Category Archives: LSAT polls

Live #LSAT prep vs. online #LSATprep classes

I came across the article referenced in the above tweet. It’s an interesting read and includes:

But, I just can’t shake the feeling that my students would have been much better served in a more traditional face-to-face setting. So, sadly, I know that it is now time for me to put down my grading mouse and walk away from the keyboard.

To be fair, I’m confident that all students did learn something in the classes I have taught, but that doesn’t mean I should call the courses a success.

Let’s walk through many of the reasons for why I feel that education, including MOOCs (massive open online courses) and online distance learning, is travelling down a dangerously slippery slope.

The internet has made quality education available to anybody, anywhere, at any time. World class universities are making their courses available online. You may not get a degree for taking the course, but the knowledge is available. I would argue that the online world may be the best place to provide information. After all, the information can be read, read again and absorbed at your own pace. Too tired? That’s fine. Come back to it when you are feeling better. Don’t like the teacher? Fine, find another one.

More and more people are taking online LSAT courses. Some are opting to take online courses instead of live courses. This is a trend that is certain to continue.

LSAT prep is NOT the about providing information. It’s  about developing “reading and reasoning” skills that must be applied in a “high pressure” environment. Those who achieve the highest LSAT scores are those who are best able to apply the basic “reading and reasoning” skills consistently, effectively and quickly. In other words, LSAT prep is more like preparing for an athletic event. Is an online class or a live class the better environment to achieve this?

I would be very interested in your thoughts.

Poll – Meaning of the word "few"

Poll – Meaning of  the word “few”

Update 2011 – I just wrote a more extensive post on the use of LSAT quantifiers.

I just received the following email from  a student in my LSAT class:

“Hi John:

I have a question regarding the words few and some. In LSAT world are they of equivalent meaning.

I know some indicates, in numerical terms, 1-100.

But what would few be in numerical terms.


This is a difficult  and interesting question (by the way I doubt that  the answer  will  have  a  huge impact  on your LSAT test  score – so get  interested but not worried).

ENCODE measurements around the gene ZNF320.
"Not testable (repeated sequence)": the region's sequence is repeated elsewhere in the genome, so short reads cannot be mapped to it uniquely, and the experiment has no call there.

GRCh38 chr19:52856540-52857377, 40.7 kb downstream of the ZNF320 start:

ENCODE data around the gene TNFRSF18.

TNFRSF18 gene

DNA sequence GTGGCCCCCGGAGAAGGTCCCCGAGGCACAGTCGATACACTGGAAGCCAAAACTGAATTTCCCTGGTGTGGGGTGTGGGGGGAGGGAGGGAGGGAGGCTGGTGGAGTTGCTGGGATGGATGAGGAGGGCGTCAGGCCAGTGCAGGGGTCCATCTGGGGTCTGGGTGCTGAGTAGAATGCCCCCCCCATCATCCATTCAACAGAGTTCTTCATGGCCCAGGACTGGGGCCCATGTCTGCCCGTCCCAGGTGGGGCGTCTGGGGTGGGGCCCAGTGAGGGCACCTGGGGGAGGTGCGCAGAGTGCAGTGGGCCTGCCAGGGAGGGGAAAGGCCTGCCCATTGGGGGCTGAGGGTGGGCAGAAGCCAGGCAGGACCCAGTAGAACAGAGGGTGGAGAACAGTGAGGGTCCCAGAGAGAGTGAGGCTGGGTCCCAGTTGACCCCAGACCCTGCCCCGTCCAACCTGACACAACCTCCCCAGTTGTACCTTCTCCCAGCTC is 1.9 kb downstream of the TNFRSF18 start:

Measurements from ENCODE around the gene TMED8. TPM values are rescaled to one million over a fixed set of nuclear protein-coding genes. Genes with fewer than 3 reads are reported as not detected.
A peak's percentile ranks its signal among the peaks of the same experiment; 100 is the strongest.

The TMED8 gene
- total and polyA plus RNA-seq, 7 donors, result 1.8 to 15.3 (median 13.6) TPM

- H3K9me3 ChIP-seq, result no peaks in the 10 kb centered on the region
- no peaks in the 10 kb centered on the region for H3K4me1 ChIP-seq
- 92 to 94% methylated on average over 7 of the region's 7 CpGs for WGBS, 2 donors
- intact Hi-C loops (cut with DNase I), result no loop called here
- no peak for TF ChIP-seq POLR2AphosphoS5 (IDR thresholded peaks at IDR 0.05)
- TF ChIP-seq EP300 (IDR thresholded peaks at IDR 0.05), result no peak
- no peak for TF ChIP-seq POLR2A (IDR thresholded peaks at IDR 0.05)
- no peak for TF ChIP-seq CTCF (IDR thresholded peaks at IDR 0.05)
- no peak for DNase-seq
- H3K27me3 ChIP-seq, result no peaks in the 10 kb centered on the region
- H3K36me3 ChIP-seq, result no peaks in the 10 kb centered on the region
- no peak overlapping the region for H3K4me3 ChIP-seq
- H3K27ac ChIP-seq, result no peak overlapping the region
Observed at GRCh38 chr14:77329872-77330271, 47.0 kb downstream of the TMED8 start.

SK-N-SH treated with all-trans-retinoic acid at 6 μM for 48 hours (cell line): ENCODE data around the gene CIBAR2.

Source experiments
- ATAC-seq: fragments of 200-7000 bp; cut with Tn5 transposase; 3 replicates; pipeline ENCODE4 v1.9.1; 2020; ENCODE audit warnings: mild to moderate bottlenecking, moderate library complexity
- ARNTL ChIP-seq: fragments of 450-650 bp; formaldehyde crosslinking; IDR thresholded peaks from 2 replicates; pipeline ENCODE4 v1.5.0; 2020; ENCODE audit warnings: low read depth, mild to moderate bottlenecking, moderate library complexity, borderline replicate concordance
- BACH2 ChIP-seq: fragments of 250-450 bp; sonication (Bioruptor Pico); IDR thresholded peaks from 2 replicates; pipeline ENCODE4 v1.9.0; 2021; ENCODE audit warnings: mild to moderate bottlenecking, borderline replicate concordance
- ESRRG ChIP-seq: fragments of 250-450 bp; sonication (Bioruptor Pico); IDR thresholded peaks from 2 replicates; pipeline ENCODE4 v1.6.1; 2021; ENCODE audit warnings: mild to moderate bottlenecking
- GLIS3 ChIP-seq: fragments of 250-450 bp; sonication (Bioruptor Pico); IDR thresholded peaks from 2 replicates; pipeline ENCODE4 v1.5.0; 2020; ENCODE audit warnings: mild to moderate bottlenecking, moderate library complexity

Here  is  the answer  that I am sending to  him:

Hello _____________:

That’s funny – sometime  else was  asking me that yesterday. Remember that when we interpret language on the  LSAT  we:

1. Work  with the  dictionary definition  of the word;

2.  Read in the context  of the argument;  and

3.  Interpret it in the most  minimal way that is consistent with both the definition and context.

Let’s try this (of  course  we  don’t have context here).

1. Definition: “a small  number – not many”

2. The question is: what  does  this  tell  us about a range  – minimums and  maximums.

First, “a small  number” would mean “at  least one”. I have never heard the word “few”  refer to “zero”.

(A portion  of “all” – example: A few  people  score  180 on the LSAT).

Second, could “few” ever mean “all”? Note that  the dictionary specifies “not many”. This  implies “few” would  not mean “all”. I am having trouble  coming up  with an example  where  “few”  would  mean “all”.

So, my vote  would  be that  “few” would  mean:

– a small number of a larger  group – at  least  one but  not all.

Finally – what does  “less  than  all”  mean? How does  “few”  compare to  “most”?

This is  an interesting question. Could “a small number” ever mean more than half?  The  English language is very contextual.  I  think  that it would  be  a  great  mistake  to decide  this outside the  context of  the  specific argument.  Remember that we  want  to  interpret language in a minimalistic way. If  you see the word “few”  in a logical  reasoning question or  answer choice – interpret  “few” in the most  minimal way that is  consistent  with the context  of  the  argument.

I would  welcome  other  perspectives on this.


I then thought that it might be  interesting to put together an “LSAT poll” on this question. I would  love your participation in the poll or  leave a comment  to this post  or  both.